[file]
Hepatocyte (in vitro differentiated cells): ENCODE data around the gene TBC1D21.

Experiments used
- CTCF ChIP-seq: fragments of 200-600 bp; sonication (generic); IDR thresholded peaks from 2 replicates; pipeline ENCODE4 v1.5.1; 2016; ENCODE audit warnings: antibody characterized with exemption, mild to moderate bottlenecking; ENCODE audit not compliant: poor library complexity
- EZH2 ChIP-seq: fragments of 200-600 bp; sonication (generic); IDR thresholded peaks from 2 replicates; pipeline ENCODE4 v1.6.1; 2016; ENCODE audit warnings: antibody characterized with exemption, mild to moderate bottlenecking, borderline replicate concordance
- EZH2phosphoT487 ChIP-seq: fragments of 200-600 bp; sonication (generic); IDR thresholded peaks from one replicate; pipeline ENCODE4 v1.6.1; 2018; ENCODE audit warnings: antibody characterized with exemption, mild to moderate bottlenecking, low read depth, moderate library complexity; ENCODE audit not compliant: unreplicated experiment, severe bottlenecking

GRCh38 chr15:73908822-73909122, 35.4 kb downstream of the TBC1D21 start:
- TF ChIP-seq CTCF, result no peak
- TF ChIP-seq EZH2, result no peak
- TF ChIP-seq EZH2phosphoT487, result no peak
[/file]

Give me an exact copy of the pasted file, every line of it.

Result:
Hepatocyte (in vitro differentiated cells): ENCODE data around the gene TBC1D21.

Experiments used
- CTCF ChIP-seq: fragments of 200-600 bp; sonication (generic); IDR thresholded peaks from 2 replicates; pipeline ENCODE4 v1.5.1; 2016; ENCODE audit warnings: antibody characterized with exemption, mild to moderate bottlenecking; ENCODE audit not compliant: poor library complexity
- EZH2 ChIP-seq: fragments of 200-600 bp; sonication (generic); IDR thresholded peaks from 2 replicates; pipeline ENCODE4 v1.6.1; 2016; ENCODE audit warnings: antibody characterized with exemption, mild to moderate bottlenecking, borderline replicate concordance
- EZH2phosphoT487 ChIP-seq: fragments of 200-600 bp; sonication (generic); IDR thresholded peaks from one replicate; pipeline ENCODE4 v1.6.1; 2018; ENCODE audit warnings: antibody characterized with exemption, mild to moderate bottlenecking, low read depth, moderate library complexity; ENCODE audit not compliant: unreplicated experiment, severe bottlenecking

GRCh38 chr15:73908822-73909122, 35.4 kb downstream of the TBC1D21 start:
- TF ChIP-seq CTCF, result no peak
- TF ChIP-seq EZH2, result no peak
- TF ChIP-seq EZH2phosphoT487, result no peak